(Editor's Note: This article was originally published on August 4, 2008. Your comments are welcome, but please be aware that authors of previously published articles may not be able to respond to your questions.)

I have grown several ornamental oreganos in my garden. Here, in the hot, humid South many of them are considered short-lived perennials. They require excellent drainage, lean soil and the addition of a little lime to help them through a wet winter or long dry summers. However, with a little planning before planting, these plants will grow quickly and prosper early in the season. They are great for filling in “holes” in borders and for edging and because they are so shallow rooted, I find their fast growing lushness a welcome addition and never a hindrance in my own garden.

My favorite ornamental oregano has to be the simply named “golden” Oregano vulgare ‘Aureum’, pictured here with some nigella and rain lilies. I love the bright yellow foliage that blankets a small, forgotten corner of my garden – it grows only to about 6” tall (taller in some climates. Sheer in late June), and does not edge out the competition but works gently with it. This oregano will flower, but the flowers are a delicate faded pink and not very showy. This is an edible oregano however I do not find the flavor as fine as the true Greek Oregano and leave this one as an ornamental.

“Gold Crisp” (or Golden Crisp) oregano Origanum majorana 'Aurea' is technically a marjoram, but hey – it’s all in the same family! This is another gold leaf creeping plant, but the difference here is lower growth and rounded, crinkly leaves. This makes a fantastic edging plant – think about combining it with an icy turquoise blue leafed Dianthus, and you’ve got all the garden color you need without a single flower! I find this oregano a bit fussier than most in my garden. It needs a heaping addition of organic matter and more frequent water but detests to much moisture on the leaves.Iround, bluish leaves on a small ground hugging plant which is trailing over a low rock wall of 9

'Barbara Tingey' Origanum rotundifolium is one of the most dramatic garden herbs you can find. Rotundifolium oreganos have little drooping calyx that look like hops and are most often mistaken for the actual oregano flower. The flowers are tiny and hot pink, and protrude from the calyx – persisting only for a day or two and then leaving the hops like calyx cone to slowly turn from lime green to pink and then lilac. These unusual plants need to be shown off and look best in containers or cascading over walls which are two situations which also support it’s growing need for excellent drainage and a good summer baking. 'Barbara Tingey' is more persistent in my garden than her dear cousin, 'Kent Beauty'.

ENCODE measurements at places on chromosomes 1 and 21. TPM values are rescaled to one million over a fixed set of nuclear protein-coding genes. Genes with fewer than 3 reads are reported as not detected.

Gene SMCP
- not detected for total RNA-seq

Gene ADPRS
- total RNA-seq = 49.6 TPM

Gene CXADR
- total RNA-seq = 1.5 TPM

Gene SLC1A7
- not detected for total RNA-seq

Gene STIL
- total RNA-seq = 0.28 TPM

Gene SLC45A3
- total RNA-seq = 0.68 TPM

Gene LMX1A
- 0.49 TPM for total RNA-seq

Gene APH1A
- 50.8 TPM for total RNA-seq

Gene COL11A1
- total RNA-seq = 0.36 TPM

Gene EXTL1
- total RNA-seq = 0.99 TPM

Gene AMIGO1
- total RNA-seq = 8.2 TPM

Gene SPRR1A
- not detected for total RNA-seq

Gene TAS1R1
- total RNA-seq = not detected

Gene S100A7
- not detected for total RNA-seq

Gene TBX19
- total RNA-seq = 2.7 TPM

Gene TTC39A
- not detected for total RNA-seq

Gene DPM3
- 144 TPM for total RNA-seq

pink training flowered plant in a pot

'Kent Beauty' is another Origanum rotundifolium, and is much more available in garden centers than any other. In comparison to 'Barbara Tingey' he is slightly more upright, and needs better garden soils and very careful attention to a dry winter. However, just as his cousin, he has the showy, hop-like calyxes, which surround the tiny flowers that are visited by bees and butterflies. Rotundifolium oreganos are some of those “What the heck is that” plants!

Origanum laevigatum 'Herrenhausen' is one of the “Showy” oreganos, with dark green grounded foliage, dark stems and fluffy puffs of rosy purple, scented flowers in mid-summer for an extended period of time. It’s more tender, hardy only to zone 7 and needs good soil and good drainage to thrive. It’s a bee magnet, and an excellent plant to showcase near the vegetable garden where pollinators are always welcome.

Similar, but in my garden slightly more compact is 'Hopley’s'photo of a fluffy pink flowered oregano in herb garden Origanum laevigatum. It flowers slightly later for me than Herrenhausen and has a paler flower, which is more abundant and billowing. A beautiful addition to the herb or ornamental gardens and perfect for cutting. Although some do, I do not cook with the laevigatum oreganoes, preferring to use the more choice culinary varieties of Oregano hirtum instead.

Your favorite nursery will probably carry at least one type of ornamental oregano in their herb department. Why not try it? The bees and butterflies will thank-you!